Live Better

A balancing act: Teaching kids to ride

Realize why you should teach your children to ride a bike, and how it can benefit them in the future.

Cadel Evans teaching kids to ride bikes

When it comes to teaching a child how to ride a bike, cycling legend and Medibank ambassador Cadel Evans says the best way is to ride together as a family.

“Getting on your bikes as a family not only teaches kids how to ride, it sets a good example, putting them on the path towards a healthy lifestyle,” he says.

This is a belief that Sydney father Clayton Reed wholeheartedly agrees with. With his two-and-half-year-old-son Chase now happily riding a balance bike on a regular basis, we spoke to Clayton to find out how he went about teaching his little one to ride.

Why did you decide to teach your son to ride a bike?

Like a lot of small children, Chase always seemed to have a natural interest in bikes. I’m a regular cyclist and whenever I would bring my bike out at home, Chase would want to play with the pedals or steer the handlebars.

Whenever we went to the park, Chase was fascinated by the other children on bikes. He’d run along, trying to keep up with them. We wanted to encourage this interest, so we decided it was time to get him a bike of his own.

What did you look for when choosing a bike?

We bought a wooden balance bike with rubber inflatable wheels. I’d heard that balance bikes were easier for children to learn on, so it seemed like the best option to get Chase riding at a young age.

We wanted something that was lightweight, so he would be able to use it easily. We also wanted something compact so we could fit it into the back of the car. A wooden balance bike was the perfect choice.

The model we chose was the right height for Chase and it had smooth edges and rubber handles so we knew it would be safe for him to ride.

“He loves being able to copy Mum and Dad, so he is always excited when we ride our bikes as a family.”

How are you teaching Chase to ride?

We live in an apartment, but we do have a large grassed area right outside. When we first got the balance bike, we’d take Chase down there and encourage him to ride back and forth.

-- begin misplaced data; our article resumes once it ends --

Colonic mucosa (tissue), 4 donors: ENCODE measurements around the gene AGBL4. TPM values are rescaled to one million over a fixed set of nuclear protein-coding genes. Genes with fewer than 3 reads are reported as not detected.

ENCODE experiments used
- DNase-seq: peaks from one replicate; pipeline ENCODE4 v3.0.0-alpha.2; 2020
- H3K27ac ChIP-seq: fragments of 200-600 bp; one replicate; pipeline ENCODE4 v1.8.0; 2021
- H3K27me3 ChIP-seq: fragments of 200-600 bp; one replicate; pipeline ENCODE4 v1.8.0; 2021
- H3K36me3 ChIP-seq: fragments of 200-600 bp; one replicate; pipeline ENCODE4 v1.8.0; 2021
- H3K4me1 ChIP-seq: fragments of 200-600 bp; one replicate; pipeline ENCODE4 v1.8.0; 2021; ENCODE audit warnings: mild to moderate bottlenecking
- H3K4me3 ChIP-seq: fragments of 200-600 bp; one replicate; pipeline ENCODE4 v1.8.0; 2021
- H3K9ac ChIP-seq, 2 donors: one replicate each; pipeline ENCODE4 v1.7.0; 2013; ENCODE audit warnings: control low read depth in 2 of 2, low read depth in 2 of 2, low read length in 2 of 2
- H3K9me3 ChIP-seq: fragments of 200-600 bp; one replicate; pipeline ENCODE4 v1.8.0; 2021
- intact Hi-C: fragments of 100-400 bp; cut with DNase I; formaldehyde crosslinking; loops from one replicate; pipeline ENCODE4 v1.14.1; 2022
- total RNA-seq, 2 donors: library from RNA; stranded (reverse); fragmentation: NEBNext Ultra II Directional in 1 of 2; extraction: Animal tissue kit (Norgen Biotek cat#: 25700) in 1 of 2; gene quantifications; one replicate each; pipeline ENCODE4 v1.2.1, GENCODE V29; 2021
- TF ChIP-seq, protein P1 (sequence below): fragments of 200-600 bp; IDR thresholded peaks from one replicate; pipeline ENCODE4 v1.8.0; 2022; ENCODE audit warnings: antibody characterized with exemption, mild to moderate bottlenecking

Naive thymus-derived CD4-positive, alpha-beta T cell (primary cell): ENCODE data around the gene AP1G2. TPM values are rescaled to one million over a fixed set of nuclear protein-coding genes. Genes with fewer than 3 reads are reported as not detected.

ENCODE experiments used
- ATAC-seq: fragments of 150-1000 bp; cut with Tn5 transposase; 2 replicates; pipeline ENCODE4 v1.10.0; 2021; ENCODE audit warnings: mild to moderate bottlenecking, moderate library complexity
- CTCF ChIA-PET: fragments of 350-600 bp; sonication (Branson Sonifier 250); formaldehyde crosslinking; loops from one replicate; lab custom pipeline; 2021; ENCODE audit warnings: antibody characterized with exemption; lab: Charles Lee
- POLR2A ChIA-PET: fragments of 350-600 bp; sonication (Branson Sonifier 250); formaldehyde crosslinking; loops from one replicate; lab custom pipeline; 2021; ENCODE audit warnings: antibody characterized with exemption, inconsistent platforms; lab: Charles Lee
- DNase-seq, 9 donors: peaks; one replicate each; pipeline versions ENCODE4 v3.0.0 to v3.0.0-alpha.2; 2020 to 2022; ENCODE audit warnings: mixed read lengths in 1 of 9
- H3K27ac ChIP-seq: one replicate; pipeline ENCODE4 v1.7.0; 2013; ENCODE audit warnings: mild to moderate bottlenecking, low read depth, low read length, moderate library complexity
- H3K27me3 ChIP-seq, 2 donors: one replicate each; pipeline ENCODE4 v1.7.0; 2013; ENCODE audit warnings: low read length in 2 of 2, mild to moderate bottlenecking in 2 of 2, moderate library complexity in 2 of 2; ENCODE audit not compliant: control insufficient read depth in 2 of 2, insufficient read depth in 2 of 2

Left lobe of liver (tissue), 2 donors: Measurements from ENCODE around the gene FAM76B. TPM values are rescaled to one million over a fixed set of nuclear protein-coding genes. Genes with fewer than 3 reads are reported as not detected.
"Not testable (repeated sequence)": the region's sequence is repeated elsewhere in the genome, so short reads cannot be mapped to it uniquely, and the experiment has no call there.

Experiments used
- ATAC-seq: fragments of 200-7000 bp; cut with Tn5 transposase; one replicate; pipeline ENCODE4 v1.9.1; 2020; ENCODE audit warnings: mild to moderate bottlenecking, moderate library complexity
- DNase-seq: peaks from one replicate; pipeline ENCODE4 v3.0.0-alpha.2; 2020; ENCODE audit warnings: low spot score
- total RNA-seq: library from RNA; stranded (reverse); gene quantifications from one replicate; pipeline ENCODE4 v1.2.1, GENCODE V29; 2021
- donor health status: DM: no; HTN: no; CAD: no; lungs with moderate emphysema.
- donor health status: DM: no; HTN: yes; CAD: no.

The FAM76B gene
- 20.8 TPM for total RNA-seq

At first we had to help him get on the bike, showing him how to hold on and push it forward. It took a few goes but now he never stops moving. In fact, he will often just ride his balance bike around the house, making circles through the kitchen and living room.

Do you ever ride together as a family?

Yes, on the weekends Chase, my wife and I take our bikes to the Botanical Gardens. Chase loves being able to copy Mum and Dad, so he is always excited when we ride our bikes as a family. Riding together has definitely played an important role in keeping him interested in learning to ride a bike.

What benefits are you seeing from teaching Chase to ride a bike?

His balance has definitely improved and it keeps him active. He can easily zoom along and he’s getting more and more confident. He now even rides down small hills!

But the best thing is that when he’s riding his bike, he’s happy and smiling. He particularly enjoys bringing his balance bike when we visit his two older cousins. When they’re together, they’ll happily spend half the day racing around the backyard on their bikes.

Do you hope Chase continues riding as he gets older?

Absolutely. My father got me into bike riding and whenever I go back home to visit, we will always go for a long ride together up in the Perth hills. It’s great to have fun and it’s a challenging form of exercise that we can do together. I would love to ride more with Chase in the future, and I can picture all three of us riding those Perth hills together in a few years’ time.

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